What are the challenges of new modes of transportation in urban areas?
Faced with a growing population, the cost of conventional vehicles, environmental awareness and the desire of citizens for a safer and healthier living environment, cities must act to change mobility. The place of the car is being questioned, while public transport is sometimes considered too absent.
We can then ask ourselves what solutions are available for urban mobility today and tomorrow. What do they have to offer? Are they 100% advantageous? These are crucial questions for thefuture of cities, which are destined to continue to grow over the decades.
Promoting mobility that meets all needs
In the same city, a wide variety of people live together: from teenagers to working people to retirees, from singles to couples, including families, from city dwellers in the center of town to residents of surrounding neighborhoods or even further away. These are all different lifestyles and different ways of getting around, which constitute a real challenge for the elected officials of France's cities. The aim is to offer all city dwellers the comfort and freedom to move around, but also to make public services and shops accessible to all and toavoid social compartmentalization.
The new mobility solutions can partly meet these needs, through the following aspects
- Motorized Personal Mobility Devices (electric scooters, gyropods, etc.) are accessible from the age of 12, allowing young people to move around more easily in urban spaces, without the need for an adult behind the wheel of a vehicle;
- These solutions facilitate multimodality, allowing the development of a more extensive transport network;
- the use of bicycles or scooters, combined with bicycle lanes and dedicated parking areas, provides easier and closer access to transportation. Where a light rail line serves specific stops, MPTs allow people to travel from point A to point B of their choice.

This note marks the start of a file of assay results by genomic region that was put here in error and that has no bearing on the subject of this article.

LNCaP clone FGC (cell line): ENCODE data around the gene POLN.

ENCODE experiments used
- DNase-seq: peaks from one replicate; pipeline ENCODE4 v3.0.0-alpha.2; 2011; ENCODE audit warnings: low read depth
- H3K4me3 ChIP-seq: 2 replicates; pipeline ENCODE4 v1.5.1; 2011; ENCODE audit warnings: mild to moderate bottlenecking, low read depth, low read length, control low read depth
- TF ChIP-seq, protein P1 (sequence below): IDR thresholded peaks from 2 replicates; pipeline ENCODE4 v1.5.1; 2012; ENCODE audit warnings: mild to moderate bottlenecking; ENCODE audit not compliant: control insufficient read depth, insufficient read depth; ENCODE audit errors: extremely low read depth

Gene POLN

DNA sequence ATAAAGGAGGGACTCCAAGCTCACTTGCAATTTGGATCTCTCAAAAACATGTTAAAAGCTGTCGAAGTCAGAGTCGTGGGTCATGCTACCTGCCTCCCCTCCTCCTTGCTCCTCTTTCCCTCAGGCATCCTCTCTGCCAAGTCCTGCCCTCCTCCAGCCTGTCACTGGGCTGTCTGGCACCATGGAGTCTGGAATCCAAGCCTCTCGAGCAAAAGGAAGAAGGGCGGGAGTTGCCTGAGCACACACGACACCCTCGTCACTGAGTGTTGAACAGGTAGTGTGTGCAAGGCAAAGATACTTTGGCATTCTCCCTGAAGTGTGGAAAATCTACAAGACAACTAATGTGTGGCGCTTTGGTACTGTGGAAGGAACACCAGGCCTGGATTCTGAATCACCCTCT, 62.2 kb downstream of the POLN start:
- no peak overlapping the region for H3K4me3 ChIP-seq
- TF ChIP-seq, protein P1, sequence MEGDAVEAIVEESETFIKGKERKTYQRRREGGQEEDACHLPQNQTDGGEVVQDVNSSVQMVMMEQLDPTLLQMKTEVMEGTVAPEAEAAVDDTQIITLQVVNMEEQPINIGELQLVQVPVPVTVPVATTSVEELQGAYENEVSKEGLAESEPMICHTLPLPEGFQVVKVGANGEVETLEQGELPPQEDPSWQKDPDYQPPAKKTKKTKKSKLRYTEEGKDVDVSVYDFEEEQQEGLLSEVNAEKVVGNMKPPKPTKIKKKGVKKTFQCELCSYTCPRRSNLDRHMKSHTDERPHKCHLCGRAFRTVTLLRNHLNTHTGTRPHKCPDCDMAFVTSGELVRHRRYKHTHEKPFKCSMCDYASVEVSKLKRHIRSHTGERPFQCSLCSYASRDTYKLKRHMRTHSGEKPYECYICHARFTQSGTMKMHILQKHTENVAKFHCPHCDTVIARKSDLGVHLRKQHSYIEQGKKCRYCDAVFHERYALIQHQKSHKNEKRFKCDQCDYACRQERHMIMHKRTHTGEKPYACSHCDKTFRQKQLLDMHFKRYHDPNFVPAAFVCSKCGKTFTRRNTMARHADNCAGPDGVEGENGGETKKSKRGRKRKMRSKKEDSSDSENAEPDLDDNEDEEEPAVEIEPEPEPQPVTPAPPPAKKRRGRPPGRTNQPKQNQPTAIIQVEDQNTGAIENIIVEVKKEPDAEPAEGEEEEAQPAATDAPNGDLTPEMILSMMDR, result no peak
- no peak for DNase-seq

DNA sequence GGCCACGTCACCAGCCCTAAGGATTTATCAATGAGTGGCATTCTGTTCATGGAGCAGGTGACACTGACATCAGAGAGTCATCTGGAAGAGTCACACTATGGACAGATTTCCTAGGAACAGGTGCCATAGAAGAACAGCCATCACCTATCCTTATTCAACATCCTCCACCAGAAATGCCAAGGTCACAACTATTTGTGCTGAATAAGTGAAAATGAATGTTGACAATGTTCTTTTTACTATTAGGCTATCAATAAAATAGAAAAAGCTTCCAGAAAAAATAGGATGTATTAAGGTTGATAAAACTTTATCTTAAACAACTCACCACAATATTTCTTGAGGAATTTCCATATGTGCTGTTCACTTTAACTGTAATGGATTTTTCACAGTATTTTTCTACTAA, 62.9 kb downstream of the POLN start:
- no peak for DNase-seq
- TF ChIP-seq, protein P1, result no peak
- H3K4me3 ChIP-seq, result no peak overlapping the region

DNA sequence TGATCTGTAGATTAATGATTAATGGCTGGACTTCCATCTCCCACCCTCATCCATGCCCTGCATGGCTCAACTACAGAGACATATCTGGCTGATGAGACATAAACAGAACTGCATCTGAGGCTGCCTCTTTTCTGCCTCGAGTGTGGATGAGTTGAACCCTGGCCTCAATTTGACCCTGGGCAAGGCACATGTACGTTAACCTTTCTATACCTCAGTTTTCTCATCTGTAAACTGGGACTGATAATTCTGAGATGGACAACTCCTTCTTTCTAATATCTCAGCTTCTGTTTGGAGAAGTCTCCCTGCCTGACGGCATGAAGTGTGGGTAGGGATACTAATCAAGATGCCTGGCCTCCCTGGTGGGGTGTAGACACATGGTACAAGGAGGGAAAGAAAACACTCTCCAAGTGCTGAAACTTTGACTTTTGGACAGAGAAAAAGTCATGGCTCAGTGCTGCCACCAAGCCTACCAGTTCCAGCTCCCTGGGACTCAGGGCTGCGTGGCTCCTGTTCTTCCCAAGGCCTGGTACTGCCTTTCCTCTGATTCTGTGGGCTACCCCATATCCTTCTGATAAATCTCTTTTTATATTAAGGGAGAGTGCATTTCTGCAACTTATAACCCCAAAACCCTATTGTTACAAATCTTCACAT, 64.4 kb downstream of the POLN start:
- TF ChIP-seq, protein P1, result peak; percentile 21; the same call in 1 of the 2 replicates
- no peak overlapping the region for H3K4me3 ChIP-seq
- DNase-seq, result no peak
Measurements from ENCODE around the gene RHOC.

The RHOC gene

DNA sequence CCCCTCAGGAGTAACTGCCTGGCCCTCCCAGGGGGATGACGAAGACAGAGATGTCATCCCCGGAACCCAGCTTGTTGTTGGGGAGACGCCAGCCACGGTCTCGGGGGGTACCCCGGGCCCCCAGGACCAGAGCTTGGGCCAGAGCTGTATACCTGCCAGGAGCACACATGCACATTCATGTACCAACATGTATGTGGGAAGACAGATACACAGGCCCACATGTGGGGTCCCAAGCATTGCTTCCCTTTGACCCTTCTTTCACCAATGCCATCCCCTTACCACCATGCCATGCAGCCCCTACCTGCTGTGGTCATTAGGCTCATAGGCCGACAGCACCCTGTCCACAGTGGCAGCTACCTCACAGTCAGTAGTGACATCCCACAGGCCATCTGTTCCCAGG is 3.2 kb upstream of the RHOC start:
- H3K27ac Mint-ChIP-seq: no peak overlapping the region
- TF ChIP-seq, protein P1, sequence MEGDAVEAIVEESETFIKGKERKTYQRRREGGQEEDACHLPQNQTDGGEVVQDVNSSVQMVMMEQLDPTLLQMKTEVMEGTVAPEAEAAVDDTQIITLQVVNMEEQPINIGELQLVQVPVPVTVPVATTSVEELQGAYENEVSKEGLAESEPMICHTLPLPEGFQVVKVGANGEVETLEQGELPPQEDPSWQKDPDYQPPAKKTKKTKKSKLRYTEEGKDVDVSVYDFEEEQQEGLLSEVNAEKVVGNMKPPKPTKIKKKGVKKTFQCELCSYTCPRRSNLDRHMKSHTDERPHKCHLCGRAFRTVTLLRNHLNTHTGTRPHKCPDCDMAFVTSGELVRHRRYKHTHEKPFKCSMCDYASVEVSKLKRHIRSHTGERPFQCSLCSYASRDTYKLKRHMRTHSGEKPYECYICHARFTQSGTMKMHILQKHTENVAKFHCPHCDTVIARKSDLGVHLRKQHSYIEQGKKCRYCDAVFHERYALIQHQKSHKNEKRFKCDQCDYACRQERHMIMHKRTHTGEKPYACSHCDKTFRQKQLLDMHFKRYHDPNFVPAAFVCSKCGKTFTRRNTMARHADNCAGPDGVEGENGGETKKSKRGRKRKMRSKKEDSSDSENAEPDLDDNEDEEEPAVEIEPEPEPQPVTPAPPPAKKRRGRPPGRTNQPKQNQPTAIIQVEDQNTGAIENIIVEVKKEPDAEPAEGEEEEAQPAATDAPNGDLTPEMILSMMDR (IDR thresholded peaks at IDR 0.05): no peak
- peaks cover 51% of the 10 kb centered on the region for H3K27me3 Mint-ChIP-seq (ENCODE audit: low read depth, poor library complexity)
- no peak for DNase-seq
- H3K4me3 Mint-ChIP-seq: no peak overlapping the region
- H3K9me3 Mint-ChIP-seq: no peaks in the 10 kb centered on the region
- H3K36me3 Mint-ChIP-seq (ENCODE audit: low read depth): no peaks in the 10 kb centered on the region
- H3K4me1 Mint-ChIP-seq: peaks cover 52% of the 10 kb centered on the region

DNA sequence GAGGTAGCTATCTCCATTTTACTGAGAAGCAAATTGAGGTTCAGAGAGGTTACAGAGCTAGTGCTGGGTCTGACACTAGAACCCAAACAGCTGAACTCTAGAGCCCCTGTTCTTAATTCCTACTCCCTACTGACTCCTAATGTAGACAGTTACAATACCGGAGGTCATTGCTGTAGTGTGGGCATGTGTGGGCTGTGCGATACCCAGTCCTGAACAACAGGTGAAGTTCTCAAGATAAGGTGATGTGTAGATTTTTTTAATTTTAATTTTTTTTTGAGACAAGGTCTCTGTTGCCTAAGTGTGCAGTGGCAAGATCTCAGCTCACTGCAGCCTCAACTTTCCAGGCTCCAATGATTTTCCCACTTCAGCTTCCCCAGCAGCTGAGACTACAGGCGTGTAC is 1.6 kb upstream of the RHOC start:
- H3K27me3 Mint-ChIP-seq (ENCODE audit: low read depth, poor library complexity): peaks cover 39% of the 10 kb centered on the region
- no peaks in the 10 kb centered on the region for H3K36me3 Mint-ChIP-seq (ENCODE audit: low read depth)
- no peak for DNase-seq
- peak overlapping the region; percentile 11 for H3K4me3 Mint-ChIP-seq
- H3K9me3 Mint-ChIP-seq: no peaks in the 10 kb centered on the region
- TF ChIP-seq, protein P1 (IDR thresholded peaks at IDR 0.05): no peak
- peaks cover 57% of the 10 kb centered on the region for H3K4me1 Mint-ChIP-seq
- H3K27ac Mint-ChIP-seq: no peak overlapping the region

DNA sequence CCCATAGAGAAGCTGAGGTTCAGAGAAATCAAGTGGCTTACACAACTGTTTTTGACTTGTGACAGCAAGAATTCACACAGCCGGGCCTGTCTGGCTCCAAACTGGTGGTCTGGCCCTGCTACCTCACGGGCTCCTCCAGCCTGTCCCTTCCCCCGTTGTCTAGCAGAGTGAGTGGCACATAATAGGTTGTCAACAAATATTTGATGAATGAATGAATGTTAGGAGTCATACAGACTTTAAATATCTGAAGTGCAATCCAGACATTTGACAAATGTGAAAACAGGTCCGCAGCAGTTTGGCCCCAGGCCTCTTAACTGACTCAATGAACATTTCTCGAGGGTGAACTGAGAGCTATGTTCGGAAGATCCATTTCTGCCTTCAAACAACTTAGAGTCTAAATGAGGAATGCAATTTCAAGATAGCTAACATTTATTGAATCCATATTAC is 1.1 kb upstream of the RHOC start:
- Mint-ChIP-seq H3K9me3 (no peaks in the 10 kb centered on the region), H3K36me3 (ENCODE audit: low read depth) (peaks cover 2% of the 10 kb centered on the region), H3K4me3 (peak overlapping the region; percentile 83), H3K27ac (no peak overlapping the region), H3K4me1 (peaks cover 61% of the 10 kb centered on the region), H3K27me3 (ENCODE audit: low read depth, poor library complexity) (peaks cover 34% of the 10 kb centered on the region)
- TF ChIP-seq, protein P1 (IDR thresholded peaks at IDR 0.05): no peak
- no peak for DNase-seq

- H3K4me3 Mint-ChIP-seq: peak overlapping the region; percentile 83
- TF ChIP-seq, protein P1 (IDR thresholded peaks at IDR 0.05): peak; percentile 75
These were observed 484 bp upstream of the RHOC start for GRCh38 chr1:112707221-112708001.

However, it should not be forgotten that these new mobilities are not totally inclusive. For the elderly or people with disabilities, the gyropod, the gyroroue or the scooter is not an accessible mode of transport. Their development must not be at the expense of public transport. In addition, communities still have to take up a number of challenges to facilitate the mobility of these people and offer them adequate services.
Reducing travel time in cities
Although in some cities, car use is tending to decrease or stabilize, it is still common to see traffic jams during rush hour. Moreover, even in Paris, where car travel has dropped considerably in recent years(Apur study between 2001 and 2018), travel times can be very long over a short distance.
This is one of the other challenges of urban mobility and new travel solutions. Faced with congested roads, and sometimes with a low frequency of public transport, soft mobility makes sense. Walking, scooters and bicycles can sometimes save a considerable amount of time on everyday journeys. However, they remain limited to micro-mobility and cannot always replace conventional motorized vehicles (thermal or electric) for longer distances.
Limiting greenhouse gas emissions and improving air quality
If we already know that thermal vehicles have a considerable impact on greenhouse gas emissions, a report from the European Environment Agency has just confirmed it. Transport is the main source of these emissions, with about 72% attributable to road transport, of which cars account for 60.6% of emissions. The concentration of cars in urban areas thus contributes to the deterioration of air quality. On a more global scale, it also contributes to global warming.